In particular, it aimed to quantify the adherence to four key tenets that I believe to be essential to successfully scoping an impactful technology initiative.

1. A firm focus on the enterprise’s end customer and core business

The figures were revealing from a customer-facing perspective. Only 30 per cent of RFPs for customer-focused projects required measurement of how the IT project would materially improve the customer experience, with the remainder focusing on IT metrics instead. Uptime and ISO certifications were deemed more important than whether the project actually improved customers’ journeys.

From this, it’s clear that the overwhelming majority of RFPs are developed in ‘IT isolation’, with no one ‘from the business’ overseeing whether the ultimate objectives are being met by the RFP.

2. Collaboration throughout the wider organisation and with strategic suppliers

Related to the above, amongst the key findings was that just 14 per cent of RFPs showed any evidence of collaboration between IT and the wider organisation in their construction. This then leads to less appetite for innovation as the RFP makes the project entirely IT-focused and functional. Indeed, just 18 per cent of enterprise IT RFPs permitted or were truly seeking innovation, and even fewer permitted a strategic partnership.

3. Establishing a platform for the future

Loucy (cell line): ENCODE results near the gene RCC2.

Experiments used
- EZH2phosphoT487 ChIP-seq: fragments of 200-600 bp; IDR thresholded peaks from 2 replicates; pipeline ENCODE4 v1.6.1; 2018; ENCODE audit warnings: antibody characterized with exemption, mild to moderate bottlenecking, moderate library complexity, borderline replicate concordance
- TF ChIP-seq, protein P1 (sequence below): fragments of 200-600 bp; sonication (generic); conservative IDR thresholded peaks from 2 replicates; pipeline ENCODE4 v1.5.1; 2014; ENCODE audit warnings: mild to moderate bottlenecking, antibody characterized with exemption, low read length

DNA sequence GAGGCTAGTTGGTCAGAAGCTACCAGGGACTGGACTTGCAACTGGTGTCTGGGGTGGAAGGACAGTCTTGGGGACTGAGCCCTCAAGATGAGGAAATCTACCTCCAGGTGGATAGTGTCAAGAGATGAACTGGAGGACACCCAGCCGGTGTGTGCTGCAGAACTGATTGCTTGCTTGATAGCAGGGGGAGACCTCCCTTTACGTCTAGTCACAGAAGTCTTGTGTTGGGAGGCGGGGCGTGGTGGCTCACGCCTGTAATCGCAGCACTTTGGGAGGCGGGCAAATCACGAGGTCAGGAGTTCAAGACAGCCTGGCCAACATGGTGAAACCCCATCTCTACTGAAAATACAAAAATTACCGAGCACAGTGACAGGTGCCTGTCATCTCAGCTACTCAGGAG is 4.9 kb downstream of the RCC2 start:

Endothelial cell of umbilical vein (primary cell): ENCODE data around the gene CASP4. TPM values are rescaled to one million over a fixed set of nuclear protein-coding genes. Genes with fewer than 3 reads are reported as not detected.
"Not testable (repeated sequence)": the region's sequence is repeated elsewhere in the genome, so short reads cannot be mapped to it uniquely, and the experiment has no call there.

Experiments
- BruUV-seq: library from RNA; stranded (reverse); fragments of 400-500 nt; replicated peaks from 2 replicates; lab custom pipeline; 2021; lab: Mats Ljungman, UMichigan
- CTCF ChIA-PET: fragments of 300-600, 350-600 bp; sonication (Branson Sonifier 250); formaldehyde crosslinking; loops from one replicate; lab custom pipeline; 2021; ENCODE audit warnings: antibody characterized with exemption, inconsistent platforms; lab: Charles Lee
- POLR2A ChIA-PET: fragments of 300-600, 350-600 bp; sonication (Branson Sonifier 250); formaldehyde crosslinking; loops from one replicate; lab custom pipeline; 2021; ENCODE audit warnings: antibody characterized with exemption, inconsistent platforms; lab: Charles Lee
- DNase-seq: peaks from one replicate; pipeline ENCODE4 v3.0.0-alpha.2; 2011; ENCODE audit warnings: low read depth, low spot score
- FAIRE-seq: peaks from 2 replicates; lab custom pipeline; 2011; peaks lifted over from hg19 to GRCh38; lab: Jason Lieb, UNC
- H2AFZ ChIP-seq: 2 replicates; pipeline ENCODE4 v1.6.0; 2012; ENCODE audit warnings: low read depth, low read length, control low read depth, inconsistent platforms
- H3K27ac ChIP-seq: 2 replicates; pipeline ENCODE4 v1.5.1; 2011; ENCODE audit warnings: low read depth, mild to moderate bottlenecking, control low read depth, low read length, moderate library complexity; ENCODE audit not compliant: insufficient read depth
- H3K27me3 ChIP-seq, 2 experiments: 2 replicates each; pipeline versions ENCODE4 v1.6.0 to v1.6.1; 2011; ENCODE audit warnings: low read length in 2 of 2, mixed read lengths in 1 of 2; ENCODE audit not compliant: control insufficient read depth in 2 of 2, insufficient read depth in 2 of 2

Inevitably, three-quarters of the RFPs had inherently future-looking objectives, such as replacing legacy technology or enabling new strategic initiatives. Ironically however, despite these RFPs clearly being triggered by issues arising from outdated technology, fewer than half (43%) gave any credit to respondents outlining how they would future-proof their proposed approaches and provide best value. This would certainly have been discussed by the business at the planning stage, but once the need was forced down an RFP process, this element is seemingly lost.

A way forward

Put simply, the current enterprise IT RFP process is not fit for purpose. Discussions with CIOs and others in similar roles make it clear that although modern strategic thinking is there, it is constrained by antiquated processes such as the RFP, which has barely evolved in decades.

Business strategies that focus on collaboration, customer centricity and future proofing are remarkably underrepresented in a typical RFP. The process is too rigid, restrictive and defensive for business ambitions to be reflected, or for the supplier to act as an innovative partner, jeopardising the ultimate success and commercial benefit of the project.

For many industries, customer experience is one of the last differentiators available to them, so enterprises can ill afford to limit the potential of technology projects intended to enhance this service delivery.

Realistically, the IT RFP process is unlikely to be replaced wholesale. But it can be improved. Over-specifying technical requirements, restricting dialogue with prospective partners and an over-reliance on a scorecard procurement process all create excessive focus on the IT elements of a project.

Rather than restricting potential respondents from demonstrating innovation and thought leadership, enterprises must now make strong steps to adapt the current outdated RFP process, without jeopardising impartiality, legal protection and cost controls.